Note: This post is a continuation of a conversation about calling, which started with my post The Story of how I Meandered My Way to My Calling, the Epiphany that Changed My Life, and Encouragement for Your Journey (formerly titled, Finding Your Calling, Part 1). You can read that post here.
I sat in the coffee shop debating my next step. I had already decided to go to graduate school. Now I just needed to decide what to study. Against the backdrop of café chatter and between sips of my Americano, I mulled over two options: a master’s in English or a master’s in counseling.
On the one hand, I felt a growing desire to invest in writing. And spending my days drinking tea, reading, and writing sounded like pure bliss!
On the other hand, I knew I wanted to use my life to help people, and I wanted to learn how to better support people through the hard stuff. I hoped counseling would teach me what I needed to know.
I spent the next few days wrestling between what sounded most enjoyable and what seemed to make the most sense. Finally, I decided on what was, in my mind, the sensible route—counseling.
I don’t regret choosing counseling. Even though I eventually decided to leave that career, there were valid reasons I was drawn to it. I learned valuable skills and gained valuable experience, and I believe God has used it to equip me for what I’m doing now. But I do wish I had chosen to simultaneously nurture my desire to write and taken those English classes I’d always wanted to take.
Since then, as I’ve reflected on my choices, I’ve come to recognize several misconceptions that led me to neglect investment into my writing dreams.
One was the belief that writing wasn’t “practical,” particularly financially.
Another was the belief that I would not be helping people as a writer as much as I could as a counselor. I feared that pursuing my dream was self-indulgent. I worried that if I dedicated myself to writing I would cloister myself away from the world and not impact anyone in a meaningful way.
Years after I’d completed my education and was working as a counselor, the desire to write was steadily growing. Yet I was still struggling with my logic. I had specialized training in a field in which I could earn a decent living and to which I had dedicated (when counting my years of education) well over a decade of my life. Did it really make sense to leave that behind?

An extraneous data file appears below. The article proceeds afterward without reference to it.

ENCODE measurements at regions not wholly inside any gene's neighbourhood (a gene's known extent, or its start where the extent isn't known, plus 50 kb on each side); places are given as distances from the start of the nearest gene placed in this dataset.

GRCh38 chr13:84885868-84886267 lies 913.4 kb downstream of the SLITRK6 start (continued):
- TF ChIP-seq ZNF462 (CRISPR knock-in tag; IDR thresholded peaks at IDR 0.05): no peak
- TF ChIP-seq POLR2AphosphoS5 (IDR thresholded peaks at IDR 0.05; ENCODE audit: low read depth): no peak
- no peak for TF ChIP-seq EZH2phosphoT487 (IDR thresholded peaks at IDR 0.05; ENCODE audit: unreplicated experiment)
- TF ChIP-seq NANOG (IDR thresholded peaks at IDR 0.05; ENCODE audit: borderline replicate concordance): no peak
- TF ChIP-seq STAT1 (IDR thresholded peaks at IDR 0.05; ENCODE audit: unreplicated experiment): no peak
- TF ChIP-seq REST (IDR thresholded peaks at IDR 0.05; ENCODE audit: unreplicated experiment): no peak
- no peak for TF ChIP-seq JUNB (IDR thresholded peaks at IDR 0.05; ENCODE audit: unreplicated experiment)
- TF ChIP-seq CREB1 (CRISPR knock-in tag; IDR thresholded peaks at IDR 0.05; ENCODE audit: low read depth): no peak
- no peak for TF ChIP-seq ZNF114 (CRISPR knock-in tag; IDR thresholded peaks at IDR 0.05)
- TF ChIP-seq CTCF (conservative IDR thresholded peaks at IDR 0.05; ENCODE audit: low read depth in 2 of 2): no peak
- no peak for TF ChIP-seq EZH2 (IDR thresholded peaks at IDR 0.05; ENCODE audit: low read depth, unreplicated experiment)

But as the call to write became clearer, God helped me see some important truths.
He showed me that far from being self-indulgent, writing can be a very powerful way of serving others. He revealed that I can help people through writing just as well, albeit in a different way, as I could through counseling. (In fact, God reminded me that He Himself is the author of a life changing book!!!)
He also reminded me that I should never let my human understanding or what my cultures says is “practical” or “responsible” stop me from following the call God has put in my heart.
I’m not saying we shouldn’t consider practicalities or responsibilities.
Logic is a gift from God, no question about that. But it needs to be submitted to the leading of God’s Spirit. There’s a reason we’re admonished in Proverbs to “trust in the Lord with all your heart, do not depend on our own understanding” (Proverbs 3:4, NLT). Our version of practical and God’s version of practical often look very different.
If I had let them, human logic, misconceptions, and practicalities could have kept me from fully embracing all that God has called me to be.
Of course, not every desire or interest is meant to be our full time calling: I enjoy snowboarding, but I’m not a professional snowboarder.
But when there is a desire that we increasingly dream of dedicating ourselves to—THAT is worth exploring with God. Who knows what possibilities and opportunities He might have in store? After all, He promises to do above and beyond what we can ask, think, or imagine (Ephesians 3:20)! Nothing is impossible with Him!
What is your dream? What gift or desire has been growing in your heart? Do you have dreams of creating vibrant paintings, composing music, pursuing a new career, or starting a business?
Are there any “logical” reasons, cultural attitudes, or misconceptions that have kept you from taking your dream seriously and moving forward in it? I encourage you to take your questions to God and get His perspective on them.
Truly, no dream or desire God puts in your heart is impractical. Everything is for a purpose. When I think of who God is and how big He is, I realize how silly it was for me to think that He couldn’t use my interests, gifts and desires to make a beautiful difference in the world. He is that good, and He is that creative.
Trust in the Lord with all your heart; do not depend on your own understanding. Seek his will in all you do, and he will show you which path to take. Proverbs 3:5-6 (NLT)
I want to hear from you!
What dream do you have tucked in your heart? What might God be calling you to step into in faith? What fears, misconceptions or practicalities about your dream might be holding you back from taking your dream seriously? I'd love to hear about it in the comments below!
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